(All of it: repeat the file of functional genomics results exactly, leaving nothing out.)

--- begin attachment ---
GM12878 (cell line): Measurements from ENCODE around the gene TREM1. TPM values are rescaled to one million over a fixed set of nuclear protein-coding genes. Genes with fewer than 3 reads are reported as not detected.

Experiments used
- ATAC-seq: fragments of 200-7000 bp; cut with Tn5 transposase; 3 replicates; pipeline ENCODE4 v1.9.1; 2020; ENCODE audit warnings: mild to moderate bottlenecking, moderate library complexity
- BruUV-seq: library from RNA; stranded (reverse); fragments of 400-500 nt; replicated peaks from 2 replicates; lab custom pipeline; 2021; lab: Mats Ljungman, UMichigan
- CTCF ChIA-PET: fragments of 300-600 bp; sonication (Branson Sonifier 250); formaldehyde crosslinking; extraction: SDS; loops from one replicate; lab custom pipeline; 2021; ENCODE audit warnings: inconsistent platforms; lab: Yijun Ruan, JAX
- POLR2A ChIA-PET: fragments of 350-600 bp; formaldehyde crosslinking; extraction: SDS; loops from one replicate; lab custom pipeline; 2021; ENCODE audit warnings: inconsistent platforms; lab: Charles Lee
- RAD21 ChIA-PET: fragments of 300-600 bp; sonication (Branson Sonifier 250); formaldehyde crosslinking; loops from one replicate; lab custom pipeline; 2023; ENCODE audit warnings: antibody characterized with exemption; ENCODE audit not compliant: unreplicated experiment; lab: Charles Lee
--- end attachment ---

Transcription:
GM12878 (cell line): Measurements from ENCODE around the gene TREM1. TPM values are rescaled to one million over a fixed set of nuclear protein-coding genes. Genes with fewer than 3 reads are reported as not detected.

Experiments used
- ATAC-seq: fragments of 200-7000 bp; cut with Tn5 transposase; 3 replicates; pipeline ENCODE4 v1.9.1; 2020; ENCODE audit warnings: mild to moderate bottlenecking, moderate library complexity
- BruUV-seq: library from RNA; stranded (reverse); fragments of 400-500 nt; replicated peaks from 2 replicates; lab custom pipeline; 2021; lab: Mats Ljungman, UMichigan
- CTCF ChIA-PET: fragments of 300-600 bp; sonication (Branson Sonifier 250); formaldehyde crosslinking; extraction: SDS; loops from one replicate; lab custom pipeline; 2021; ENCODE audit warnings: inconsistent platforms; lab: Yijun Ruan, JAX
- POLR2A ChIA-PET: fragments of 350-600 bp; formaldehyde crosslinking; extraction: SDS; loops from one replicate; lab custom pipeline; 2021; ENCODE audit warnings: inconsistent platforms; lab: Charles Lee
- RAD21 ChIA-PET: fragments of 300-600 bp; sonication (Branson Sonifier 250); formaldehyde crosslinking; loops from one replicate; lab custom pipeline; 2023; ENCODE audit warnings: antibody characterized with exemption; ENCODE audit not compliant: unreplicated experiment; lab: Charles Lee